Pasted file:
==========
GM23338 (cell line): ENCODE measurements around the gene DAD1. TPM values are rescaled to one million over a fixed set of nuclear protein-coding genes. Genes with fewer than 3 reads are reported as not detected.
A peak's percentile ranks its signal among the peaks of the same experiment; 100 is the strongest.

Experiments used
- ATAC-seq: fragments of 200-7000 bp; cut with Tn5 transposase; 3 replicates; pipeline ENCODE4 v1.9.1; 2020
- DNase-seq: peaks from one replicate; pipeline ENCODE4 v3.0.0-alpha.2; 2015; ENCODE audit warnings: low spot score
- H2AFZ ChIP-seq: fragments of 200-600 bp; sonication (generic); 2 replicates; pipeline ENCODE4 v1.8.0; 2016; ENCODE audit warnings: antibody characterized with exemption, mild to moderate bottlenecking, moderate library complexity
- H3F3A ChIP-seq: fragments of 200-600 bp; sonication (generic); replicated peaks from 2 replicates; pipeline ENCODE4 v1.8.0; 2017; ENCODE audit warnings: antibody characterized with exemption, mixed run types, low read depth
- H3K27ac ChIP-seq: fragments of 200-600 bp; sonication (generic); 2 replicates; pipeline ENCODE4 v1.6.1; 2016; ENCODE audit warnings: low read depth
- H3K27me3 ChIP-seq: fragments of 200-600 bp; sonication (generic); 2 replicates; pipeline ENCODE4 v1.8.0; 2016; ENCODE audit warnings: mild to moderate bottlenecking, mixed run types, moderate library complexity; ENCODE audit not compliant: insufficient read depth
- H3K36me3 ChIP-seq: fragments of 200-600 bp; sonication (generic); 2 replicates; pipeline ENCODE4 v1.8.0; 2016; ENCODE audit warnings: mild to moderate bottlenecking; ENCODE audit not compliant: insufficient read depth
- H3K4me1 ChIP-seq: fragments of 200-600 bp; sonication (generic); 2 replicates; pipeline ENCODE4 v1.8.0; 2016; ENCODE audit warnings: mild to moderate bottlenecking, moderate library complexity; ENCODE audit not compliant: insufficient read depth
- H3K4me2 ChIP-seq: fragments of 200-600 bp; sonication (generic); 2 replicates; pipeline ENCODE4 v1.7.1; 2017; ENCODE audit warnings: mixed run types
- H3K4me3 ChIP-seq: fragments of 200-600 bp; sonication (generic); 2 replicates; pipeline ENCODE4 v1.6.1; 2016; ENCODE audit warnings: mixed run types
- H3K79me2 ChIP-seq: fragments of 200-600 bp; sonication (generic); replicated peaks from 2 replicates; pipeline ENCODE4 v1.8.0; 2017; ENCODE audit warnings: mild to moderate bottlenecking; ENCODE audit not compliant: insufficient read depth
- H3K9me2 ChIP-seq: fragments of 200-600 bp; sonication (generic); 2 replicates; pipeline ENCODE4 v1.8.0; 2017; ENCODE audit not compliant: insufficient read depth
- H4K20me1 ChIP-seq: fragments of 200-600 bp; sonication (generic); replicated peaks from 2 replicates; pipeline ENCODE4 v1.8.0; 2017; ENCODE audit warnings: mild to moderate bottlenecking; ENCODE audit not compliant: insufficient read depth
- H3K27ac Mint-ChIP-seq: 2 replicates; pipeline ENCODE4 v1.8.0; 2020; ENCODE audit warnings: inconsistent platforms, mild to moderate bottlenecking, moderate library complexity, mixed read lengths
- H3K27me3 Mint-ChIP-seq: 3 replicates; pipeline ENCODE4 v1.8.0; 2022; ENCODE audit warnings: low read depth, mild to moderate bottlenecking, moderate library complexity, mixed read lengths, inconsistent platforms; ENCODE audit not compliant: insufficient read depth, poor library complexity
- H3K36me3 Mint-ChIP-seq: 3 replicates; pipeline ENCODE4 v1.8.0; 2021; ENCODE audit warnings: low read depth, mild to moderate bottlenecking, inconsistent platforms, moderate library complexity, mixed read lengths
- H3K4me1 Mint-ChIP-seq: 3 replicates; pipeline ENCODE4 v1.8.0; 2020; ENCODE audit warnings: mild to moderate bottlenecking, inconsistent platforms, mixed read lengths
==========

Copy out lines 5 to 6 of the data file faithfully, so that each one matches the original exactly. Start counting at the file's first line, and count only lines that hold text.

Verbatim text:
- DNase-seq: peaks from one replicate; pipeline ENCODE4 v3.0.0-alpha.2; 2015; ENCODE audit warnings: low spot score
- H2AFZ ChIP-seq: fragments of 200-600 bp; sonication (generic); 2 replicates; pipeline ENCODE4 v1.8.0; 2016; ENCODE audit warnings: antibody characterized with exemption, mild to moderate bottlenecking, moderate library complexity